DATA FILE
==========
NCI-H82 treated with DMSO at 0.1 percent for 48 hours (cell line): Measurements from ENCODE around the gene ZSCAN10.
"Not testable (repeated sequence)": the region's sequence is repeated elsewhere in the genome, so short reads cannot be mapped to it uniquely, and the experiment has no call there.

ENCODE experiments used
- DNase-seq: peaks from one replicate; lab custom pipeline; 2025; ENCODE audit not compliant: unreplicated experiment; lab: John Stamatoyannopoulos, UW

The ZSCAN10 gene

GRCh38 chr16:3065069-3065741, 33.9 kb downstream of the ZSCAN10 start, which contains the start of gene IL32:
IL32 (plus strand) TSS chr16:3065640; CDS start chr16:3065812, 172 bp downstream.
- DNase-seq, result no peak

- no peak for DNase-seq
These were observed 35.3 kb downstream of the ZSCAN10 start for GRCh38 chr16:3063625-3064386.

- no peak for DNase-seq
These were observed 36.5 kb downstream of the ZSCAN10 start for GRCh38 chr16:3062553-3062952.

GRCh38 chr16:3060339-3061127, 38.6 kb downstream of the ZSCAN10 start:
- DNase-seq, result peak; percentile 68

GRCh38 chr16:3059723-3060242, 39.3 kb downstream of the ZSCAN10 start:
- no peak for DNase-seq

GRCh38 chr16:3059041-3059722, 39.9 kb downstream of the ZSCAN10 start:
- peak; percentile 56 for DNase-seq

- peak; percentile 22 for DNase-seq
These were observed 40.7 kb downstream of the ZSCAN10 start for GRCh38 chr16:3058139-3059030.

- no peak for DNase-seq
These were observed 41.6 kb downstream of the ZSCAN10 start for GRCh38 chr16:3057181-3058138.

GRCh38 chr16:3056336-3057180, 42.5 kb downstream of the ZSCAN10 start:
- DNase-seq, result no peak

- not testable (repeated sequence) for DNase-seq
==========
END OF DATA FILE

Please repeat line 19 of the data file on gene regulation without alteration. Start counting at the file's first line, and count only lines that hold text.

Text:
- peak; percentile 22 for DNase-seq